As leaders in the classroom, teachers are expected to have the right answers. Lacking the appearance of expertise can make them lose credibility and rapport with students—but there are plenty of times when strong teachers at all education levels just don’t have all of the answers.

Though counterintuitive, these moments can be quite advantageous in the classroom. The following are some strategies for how to transition from not knowing something as a teacher to helping students develop the skills to discover and interpret information independently.

Ask clarifying questions

Questions that ask for knowledge, analysis, and application, like those described by educational psychologist Benjamin Bloom, help students break information down into manageable chunks—which can in turn provide better direction for research and interpretation.

Seeing a teacher model questioning, research, and analysis gives credibility to the general learning process as students see first-hand how to navigate a new topic without prior knowledge.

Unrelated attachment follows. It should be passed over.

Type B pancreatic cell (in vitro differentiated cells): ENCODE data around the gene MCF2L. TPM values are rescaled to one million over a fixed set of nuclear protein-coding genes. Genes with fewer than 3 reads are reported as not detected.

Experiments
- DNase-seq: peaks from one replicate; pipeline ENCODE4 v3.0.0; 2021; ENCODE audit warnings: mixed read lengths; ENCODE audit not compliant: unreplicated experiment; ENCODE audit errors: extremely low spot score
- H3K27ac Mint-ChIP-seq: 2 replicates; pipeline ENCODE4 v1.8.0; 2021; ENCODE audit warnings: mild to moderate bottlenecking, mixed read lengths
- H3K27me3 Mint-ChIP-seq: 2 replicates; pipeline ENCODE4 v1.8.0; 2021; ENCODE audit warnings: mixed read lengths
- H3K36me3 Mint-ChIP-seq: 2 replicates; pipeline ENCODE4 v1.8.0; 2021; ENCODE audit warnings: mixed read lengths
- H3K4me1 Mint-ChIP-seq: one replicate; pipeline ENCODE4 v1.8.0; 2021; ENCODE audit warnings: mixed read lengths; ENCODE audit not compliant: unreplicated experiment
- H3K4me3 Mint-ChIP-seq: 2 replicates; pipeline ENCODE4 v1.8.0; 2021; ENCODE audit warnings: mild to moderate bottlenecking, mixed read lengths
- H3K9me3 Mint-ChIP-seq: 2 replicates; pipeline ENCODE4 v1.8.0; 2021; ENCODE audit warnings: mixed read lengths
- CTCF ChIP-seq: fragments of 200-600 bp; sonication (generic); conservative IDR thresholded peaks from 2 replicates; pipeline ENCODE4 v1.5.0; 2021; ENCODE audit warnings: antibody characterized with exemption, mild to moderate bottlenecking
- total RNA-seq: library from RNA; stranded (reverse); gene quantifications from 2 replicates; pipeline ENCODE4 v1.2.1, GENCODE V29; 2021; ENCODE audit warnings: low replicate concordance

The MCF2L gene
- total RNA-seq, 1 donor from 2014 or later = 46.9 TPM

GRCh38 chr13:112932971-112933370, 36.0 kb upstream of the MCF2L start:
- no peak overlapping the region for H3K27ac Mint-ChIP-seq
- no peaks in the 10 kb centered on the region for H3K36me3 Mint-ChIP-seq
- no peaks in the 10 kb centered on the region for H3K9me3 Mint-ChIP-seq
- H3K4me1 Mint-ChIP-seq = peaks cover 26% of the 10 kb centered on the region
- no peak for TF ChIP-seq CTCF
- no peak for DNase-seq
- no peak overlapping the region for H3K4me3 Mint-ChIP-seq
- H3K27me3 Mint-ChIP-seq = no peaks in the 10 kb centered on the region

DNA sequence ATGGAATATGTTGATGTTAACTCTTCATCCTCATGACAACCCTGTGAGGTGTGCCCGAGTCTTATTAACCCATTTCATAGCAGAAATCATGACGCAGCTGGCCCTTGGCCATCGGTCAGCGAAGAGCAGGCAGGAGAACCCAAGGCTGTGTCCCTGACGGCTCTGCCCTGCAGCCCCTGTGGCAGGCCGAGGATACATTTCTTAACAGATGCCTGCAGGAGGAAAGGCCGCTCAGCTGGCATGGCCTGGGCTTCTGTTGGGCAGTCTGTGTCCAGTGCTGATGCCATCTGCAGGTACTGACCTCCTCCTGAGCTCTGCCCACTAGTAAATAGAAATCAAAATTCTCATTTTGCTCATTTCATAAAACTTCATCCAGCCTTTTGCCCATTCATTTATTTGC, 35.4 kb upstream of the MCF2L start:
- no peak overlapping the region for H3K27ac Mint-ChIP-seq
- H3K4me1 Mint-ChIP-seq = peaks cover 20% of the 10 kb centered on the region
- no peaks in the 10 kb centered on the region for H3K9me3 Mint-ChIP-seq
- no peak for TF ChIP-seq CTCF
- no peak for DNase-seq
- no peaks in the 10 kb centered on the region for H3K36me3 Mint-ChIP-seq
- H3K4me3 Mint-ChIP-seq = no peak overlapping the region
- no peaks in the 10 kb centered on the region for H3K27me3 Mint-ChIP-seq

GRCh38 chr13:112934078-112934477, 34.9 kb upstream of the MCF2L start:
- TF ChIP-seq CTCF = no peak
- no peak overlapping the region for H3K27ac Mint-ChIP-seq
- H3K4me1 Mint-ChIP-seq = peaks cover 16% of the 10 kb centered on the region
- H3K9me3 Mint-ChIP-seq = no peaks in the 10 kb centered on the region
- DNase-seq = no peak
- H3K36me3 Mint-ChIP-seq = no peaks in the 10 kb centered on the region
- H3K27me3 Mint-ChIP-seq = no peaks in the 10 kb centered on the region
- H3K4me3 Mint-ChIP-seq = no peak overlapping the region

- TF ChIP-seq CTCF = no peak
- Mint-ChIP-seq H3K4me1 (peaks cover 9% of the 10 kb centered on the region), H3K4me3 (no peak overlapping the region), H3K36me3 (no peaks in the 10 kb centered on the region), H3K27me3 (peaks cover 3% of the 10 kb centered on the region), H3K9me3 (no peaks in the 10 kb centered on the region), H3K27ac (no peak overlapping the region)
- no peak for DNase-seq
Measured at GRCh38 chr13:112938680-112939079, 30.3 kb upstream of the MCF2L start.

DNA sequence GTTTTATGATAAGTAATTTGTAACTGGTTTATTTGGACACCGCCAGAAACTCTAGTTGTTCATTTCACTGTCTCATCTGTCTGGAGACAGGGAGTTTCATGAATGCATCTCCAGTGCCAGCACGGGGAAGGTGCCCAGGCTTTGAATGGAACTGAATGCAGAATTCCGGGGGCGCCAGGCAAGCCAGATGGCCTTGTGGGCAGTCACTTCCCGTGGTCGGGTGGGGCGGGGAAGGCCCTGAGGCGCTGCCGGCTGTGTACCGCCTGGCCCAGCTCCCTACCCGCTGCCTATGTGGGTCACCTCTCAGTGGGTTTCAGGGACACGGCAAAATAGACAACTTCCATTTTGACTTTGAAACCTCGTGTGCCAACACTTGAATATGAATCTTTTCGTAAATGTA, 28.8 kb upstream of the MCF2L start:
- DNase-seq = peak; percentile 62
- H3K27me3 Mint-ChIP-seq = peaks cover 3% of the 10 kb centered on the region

Introduce experts

While teachers often specialize in one subject, there are dozens, sometimes hundreds, of subfields for a given discipline that otherwise knowledgeable teachers aren’t very familiar with. A wealth of expertise exists within our local communities as well as online, and teachers can make great use of it by turning the limits of their knowledge into an opportunity for discovery.

It’s also valuable to recognize that our knowledge has limits in the first place, and when that happens, students need to know that the information is out there—and that they can find it if they know where and how to look. Many fields in the sciences, for example, depend on being able to pinpoint what you don’t know for the purpose of doing better research and identifying who to ask for more information.

Be authentic and come back to it later

Sometimes you truly don’t know anything about the topic in question. It can feel like a disservice to students, but clearly telling them you’ll have to do some research to provide good answers can bolster your credibility much more than damage it.

If you return to class newly prepared to address the topic, this shows students that you both care and understand how to use the learning process to become more informed and to share your new knowledge with others.